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3 of 3 people found the following review helpful
By LurkyO
This is by far the best account of the events leading to and the outcome of the Battle of the Little Bighorn.
Kershaw debunks all the old myths surrounding 'Custer's Last Stand' and presents a very readable and plausable interpretation of what happened on that fateful day. I challenge any person to put down the book once they start reading.
Written in a very clear and attractive style the author's account stands head and shoulders above any others because he has brought his own experiences as a professional soldier to evaluate the available evidence. In particular, his understanding of the tactical importance of the ground, the factors influencing Custer's decision making (eg, fatigue, doctrine, enemy actions) and the comparison of combat strengths present a balanced view of what happened.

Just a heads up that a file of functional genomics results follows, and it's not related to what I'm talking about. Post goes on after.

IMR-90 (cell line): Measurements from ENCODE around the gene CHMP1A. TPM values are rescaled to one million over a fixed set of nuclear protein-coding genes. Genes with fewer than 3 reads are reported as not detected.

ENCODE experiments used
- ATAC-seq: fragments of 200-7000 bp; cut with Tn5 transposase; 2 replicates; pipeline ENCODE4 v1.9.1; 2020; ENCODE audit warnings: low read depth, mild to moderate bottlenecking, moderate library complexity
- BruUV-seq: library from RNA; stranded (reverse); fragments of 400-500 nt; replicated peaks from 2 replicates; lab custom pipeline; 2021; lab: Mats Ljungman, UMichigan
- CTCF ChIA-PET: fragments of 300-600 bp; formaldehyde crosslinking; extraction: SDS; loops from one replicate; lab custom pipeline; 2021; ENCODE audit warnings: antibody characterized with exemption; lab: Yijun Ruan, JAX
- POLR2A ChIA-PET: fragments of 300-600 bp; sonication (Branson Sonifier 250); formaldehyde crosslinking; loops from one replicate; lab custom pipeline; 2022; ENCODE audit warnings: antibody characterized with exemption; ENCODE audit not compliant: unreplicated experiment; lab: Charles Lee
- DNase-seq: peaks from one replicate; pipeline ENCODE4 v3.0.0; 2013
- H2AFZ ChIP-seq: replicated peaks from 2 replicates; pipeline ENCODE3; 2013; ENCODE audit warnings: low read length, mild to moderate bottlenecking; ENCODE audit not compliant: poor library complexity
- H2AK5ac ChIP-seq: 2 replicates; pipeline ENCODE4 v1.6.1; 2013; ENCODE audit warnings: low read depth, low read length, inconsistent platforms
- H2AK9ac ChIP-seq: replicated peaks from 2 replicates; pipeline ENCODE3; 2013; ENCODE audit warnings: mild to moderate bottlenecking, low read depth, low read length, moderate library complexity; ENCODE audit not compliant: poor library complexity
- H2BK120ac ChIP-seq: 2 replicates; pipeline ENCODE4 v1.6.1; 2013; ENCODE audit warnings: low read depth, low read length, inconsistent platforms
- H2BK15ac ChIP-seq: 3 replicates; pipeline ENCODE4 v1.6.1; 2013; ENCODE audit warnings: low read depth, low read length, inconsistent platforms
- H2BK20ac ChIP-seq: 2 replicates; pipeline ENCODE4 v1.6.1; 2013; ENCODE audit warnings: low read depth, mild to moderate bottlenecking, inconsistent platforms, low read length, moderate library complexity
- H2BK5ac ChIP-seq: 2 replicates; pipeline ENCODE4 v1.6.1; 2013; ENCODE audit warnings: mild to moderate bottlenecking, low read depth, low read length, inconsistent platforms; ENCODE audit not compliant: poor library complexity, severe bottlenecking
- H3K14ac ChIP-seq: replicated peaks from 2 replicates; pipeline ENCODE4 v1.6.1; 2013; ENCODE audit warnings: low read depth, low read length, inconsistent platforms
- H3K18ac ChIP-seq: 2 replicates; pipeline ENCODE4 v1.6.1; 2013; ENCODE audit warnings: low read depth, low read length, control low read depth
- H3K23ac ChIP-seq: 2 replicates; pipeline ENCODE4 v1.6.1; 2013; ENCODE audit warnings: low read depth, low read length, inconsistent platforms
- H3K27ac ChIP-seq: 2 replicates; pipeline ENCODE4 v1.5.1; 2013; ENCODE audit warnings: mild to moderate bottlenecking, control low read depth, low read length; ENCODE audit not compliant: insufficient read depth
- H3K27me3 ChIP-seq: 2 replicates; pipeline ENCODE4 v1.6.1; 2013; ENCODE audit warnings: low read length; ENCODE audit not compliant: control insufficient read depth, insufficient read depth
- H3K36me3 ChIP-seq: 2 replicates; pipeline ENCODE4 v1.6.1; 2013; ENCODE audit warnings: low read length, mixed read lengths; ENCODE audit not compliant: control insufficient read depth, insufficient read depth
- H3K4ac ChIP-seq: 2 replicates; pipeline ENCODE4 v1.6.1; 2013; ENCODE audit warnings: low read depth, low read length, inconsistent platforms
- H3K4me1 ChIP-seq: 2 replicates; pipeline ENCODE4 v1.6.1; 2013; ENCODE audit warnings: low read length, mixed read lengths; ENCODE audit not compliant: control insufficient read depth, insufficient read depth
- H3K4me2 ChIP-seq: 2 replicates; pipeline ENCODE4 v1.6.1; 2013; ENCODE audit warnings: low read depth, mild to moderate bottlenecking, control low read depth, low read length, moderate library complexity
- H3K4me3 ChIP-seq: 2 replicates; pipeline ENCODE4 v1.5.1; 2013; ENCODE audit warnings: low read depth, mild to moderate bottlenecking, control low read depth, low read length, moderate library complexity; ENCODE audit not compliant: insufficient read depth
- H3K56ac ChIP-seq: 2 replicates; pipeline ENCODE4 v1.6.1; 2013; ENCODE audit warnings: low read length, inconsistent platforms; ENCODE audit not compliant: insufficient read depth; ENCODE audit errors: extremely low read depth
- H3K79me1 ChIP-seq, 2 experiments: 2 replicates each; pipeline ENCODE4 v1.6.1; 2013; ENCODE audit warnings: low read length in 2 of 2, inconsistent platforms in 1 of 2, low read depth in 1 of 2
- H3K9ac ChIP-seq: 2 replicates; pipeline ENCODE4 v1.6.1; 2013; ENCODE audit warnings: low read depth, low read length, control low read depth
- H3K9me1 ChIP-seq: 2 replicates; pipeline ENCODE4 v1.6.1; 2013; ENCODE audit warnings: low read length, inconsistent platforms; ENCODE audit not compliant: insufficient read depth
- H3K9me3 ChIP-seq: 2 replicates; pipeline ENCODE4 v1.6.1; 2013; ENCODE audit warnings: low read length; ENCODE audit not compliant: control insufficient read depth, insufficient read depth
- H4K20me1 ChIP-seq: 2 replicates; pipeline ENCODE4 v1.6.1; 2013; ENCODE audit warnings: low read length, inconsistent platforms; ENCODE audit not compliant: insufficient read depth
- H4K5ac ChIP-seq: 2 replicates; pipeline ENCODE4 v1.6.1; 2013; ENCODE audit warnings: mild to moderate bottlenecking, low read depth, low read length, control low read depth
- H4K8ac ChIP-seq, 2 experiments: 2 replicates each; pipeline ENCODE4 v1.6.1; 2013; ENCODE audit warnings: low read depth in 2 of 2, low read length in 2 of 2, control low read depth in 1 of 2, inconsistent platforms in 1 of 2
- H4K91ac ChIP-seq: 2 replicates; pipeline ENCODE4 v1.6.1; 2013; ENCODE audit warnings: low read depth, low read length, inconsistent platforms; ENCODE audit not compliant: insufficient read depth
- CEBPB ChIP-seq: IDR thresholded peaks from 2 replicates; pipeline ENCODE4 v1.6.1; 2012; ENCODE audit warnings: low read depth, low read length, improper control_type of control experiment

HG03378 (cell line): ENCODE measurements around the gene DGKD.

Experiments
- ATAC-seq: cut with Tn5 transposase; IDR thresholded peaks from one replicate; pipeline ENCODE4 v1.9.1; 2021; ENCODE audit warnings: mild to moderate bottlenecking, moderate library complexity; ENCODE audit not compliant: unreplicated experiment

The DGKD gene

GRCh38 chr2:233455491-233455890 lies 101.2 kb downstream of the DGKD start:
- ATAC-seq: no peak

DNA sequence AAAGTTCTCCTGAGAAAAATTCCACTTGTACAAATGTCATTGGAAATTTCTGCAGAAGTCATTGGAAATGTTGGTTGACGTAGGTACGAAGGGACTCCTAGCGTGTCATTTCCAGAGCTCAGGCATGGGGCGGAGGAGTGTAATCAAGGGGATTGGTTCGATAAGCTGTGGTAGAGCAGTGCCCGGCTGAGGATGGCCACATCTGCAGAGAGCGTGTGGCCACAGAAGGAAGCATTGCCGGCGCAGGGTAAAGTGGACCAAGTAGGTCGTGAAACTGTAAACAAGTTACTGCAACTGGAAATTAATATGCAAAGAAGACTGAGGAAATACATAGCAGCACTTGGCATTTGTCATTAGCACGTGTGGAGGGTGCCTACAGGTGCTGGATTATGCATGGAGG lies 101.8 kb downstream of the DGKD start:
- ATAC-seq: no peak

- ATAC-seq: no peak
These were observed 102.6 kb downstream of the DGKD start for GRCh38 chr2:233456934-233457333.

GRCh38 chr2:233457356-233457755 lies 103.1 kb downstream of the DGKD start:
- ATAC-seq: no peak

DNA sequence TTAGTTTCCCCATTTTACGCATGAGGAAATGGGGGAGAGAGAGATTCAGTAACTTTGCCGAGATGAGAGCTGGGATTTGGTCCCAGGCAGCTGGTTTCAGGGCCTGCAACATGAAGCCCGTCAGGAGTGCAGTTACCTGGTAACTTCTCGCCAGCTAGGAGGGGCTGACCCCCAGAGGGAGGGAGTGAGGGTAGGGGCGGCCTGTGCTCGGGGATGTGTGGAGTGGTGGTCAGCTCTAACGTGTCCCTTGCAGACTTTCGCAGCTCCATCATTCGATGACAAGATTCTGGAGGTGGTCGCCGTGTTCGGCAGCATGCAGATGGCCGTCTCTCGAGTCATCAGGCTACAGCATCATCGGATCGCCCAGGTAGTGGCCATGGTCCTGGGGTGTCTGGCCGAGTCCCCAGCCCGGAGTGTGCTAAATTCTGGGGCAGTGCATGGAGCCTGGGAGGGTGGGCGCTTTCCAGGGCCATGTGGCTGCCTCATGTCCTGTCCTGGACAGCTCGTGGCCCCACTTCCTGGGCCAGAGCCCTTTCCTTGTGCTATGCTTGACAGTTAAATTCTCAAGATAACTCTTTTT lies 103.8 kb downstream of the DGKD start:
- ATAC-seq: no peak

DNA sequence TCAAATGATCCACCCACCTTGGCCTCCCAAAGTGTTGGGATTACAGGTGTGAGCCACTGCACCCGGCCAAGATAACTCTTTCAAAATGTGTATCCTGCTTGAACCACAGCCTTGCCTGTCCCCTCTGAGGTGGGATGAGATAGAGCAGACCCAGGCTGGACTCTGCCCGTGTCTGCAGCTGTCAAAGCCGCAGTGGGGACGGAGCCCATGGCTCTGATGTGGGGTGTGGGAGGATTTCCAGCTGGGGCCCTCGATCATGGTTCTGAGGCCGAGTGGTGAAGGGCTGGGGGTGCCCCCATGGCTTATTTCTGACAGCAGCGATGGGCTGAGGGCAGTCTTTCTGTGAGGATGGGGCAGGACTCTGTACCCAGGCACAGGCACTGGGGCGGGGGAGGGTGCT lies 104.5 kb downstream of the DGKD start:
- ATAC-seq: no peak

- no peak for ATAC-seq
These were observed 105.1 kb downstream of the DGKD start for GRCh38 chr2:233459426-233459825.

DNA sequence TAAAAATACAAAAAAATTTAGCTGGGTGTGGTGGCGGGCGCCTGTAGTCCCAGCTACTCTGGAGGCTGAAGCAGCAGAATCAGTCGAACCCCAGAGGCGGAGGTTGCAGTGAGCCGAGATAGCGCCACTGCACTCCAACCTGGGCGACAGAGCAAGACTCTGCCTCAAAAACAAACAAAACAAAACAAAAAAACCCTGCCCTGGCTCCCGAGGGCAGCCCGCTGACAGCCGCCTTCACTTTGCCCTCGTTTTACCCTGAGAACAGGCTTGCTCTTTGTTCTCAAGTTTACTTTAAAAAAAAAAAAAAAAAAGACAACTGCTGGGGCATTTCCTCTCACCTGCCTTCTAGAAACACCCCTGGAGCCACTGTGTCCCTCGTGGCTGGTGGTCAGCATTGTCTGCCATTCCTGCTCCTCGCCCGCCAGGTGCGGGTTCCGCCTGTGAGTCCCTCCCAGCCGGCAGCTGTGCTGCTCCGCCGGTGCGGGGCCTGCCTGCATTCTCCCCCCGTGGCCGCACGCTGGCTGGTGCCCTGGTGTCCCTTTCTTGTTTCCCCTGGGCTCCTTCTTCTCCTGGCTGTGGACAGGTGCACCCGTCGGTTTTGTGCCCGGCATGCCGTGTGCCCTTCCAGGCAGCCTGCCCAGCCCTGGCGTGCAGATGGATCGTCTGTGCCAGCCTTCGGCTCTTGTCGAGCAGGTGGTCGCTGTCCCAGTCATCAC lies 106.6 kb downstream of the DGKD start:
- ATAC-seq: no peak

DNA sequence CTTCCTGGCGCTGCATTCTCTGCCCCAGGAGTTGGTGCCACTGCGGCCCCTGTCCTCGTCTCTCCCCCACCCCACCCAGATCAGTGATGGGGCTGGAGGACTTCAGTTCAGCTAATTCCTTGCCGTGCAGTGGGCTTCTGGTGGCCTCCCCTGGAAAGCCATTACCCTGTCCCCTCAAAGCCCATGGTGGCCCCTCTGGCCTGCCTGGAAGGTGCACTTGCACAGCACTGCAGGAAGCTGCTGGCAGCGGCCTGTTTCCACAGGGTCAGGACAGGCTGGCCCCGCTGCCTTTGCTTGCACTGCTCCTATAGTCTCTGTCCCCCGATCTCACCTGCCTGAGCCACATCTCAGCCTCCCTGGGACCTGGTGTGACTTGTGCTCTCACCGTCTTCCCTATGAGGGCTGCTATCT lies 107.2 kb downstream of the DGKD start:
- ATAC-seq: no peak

However, this is not a dry and dusty read. His descriptive use of language and engaging narrative means you can almost 'taste' the action as it unfolds.
Definitley on a par with anything Anthony Beevor (Stalingrad)has written.
If you don't buy any other book on this subject, buy this one, you will not be disappointed.
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3 of 3 people found the following review helpful
4.0 out of 5 stars Red Sabbath 16 Mar 2009
By Spike14
An excellent, informative book that brings the people involved to life. Very good character assessments, and descriptions of the various battle sequences are frighteningly realistic.
The author tries to give a balanced view of the whole episode.
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Most Recent Customer Reviews
1.0 out of 5 stars Disappointedly one-sided.
Having purchased this on the strength of previous reviews,I was very disappointed with the one-sided analysis. Read more
Published 9 months ago by mitakuye oyasin
3.0 out of 5 stars Almost excellent